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Escaped Burn Pile Destroys Outbuilding

NORTH FORK – An escaped burn pile off Road 224 (Bonnie B Road) quickly spread through the dry grass, bolstered by breezy conditions, and destroyed one structure before firefighters got it under control.

Just after 1 p.m. on Monday, May 4, dispatch received a report of a vegetation fire, but when firefighters arrived they found one outbuilding fully involved.

They quickly stopped the forward progress of the fire, but the outbuilding was a total loss. The home, however, survived with no damage, and no one was injured.

One resident uphill from the blaze on the adjacent property heard the crackling sounds before he smelled the smoke, and he and other neighbors began rounding up hoses and spraying down the dry grass as the flames moved toward their homes.

Smoke from fire on Bonnie B - photo by Gina Clugston

Cal Fire Battalion Chief Troy Cheek takes this opportunity to remind everyone that a permitted burn day is determined by air quality; it does not necessarily mean it’s safe to burn. He also notes that there could be consequences, even though no one intends for this type of thing to happen.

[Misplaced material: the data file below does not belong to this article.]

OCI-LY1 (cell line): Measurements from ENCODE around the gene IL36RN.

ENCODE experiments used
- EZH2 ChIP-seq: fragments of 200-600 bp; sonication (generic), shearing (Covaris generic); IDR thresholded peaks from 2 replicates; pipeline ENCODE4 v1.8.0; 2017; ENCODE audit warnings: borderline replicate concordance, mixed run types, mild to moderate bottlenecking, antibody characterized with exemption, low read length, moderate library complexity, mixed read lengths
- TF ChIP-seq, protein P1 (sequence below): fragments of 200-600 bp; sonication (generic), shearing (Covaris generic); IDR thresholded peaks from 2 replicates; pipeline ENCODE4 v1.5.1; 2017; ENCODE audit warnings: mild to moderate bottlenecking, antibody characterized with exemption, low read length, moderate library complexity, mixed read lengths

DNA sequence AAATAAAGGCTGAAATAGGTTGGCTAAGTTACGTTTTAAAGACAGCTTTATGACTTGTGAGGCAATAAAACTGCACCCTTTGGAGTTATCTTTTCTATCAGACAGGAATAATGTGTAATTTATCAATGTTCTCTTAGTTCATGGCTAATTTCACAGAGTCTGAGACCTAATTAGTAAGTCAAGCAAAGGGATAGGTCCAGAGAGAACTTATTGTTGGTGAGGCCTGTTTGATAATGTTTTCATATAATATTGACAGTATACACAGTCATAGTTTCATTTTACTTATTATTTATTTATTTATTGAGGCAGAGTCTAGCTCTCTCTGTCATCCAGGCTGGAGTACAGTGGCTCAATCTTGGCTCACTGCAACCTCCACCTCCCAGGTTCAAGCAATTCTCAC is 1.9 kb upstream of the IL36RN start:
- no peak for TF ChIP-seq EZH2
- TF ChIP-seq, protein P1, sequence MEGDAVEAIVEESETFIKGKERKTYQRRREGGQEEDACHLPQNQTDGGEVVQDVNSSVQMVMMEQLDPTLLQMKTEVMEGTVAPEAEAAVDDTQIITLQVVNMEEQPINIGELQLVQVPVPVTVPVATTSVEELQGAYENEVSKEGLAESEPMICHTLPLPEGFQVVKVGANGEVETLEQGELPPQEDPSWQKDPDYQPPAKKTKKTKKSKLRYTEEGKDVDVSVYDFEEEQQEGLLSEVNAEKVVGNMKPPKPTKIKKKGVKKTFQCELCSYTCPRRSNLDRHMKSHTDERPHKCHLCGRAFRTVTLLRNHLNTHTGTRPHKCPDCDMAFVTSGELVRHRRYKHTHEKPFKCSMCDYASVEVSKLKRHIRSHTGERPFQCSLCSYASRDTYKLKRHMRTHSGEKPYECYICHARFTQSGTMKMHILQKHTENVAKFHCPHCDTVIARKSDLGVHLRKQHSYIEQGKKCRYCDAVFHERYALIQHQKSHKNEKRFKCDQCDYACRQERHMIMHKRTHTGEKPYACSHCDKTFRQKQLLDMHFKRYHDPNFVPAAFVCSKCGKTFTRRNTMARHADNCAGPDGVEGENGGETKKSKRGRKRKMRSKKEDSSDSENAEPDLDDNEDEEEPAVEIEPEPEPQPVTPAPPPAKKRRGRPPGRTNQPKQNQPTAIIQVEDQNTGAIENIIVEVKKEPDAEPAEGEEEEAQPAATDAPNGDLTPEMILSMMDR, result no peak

“Residents should be aware that they could be cited for losing control of a burn pile, and could also be billed for the suppression costs,” says Cheek, who says forcasted thunderstorms will likely bring more windy conditions to the area over the next few days.

Today was designated a burn day above 3,000 feet, and this fire happened right at that elevation.

Madera County Fire Engine 11 and Water Tender 11 responded, along with Cal Fire Engines 4254 and 4275, and Sierra National Forest Engine E52. Crews had things well in hand and were into the mop-up stage by 2:30 p.m.

The fire was estimated at about one acre at time of containment.

Fire season is not coming, it’s here! Make sure you are ready and your home is protected – visit www.readyforwildfire.org.

You can also contact http://firewisemaderacounty.org/ for help and information about how to harden your home against wildfire.

About Gina Clugston

One comment

  1. “that a permitted burn day is determined by air quality; it does not necessarily mean it’s safe to burn” is such a ridiculous statement by Cal Fire. Do they expect the average landowner to be an expert at judging fuel conditions and predicting weather? If fuels are dry enough to carry fire, then all burning should be shut down for the season.

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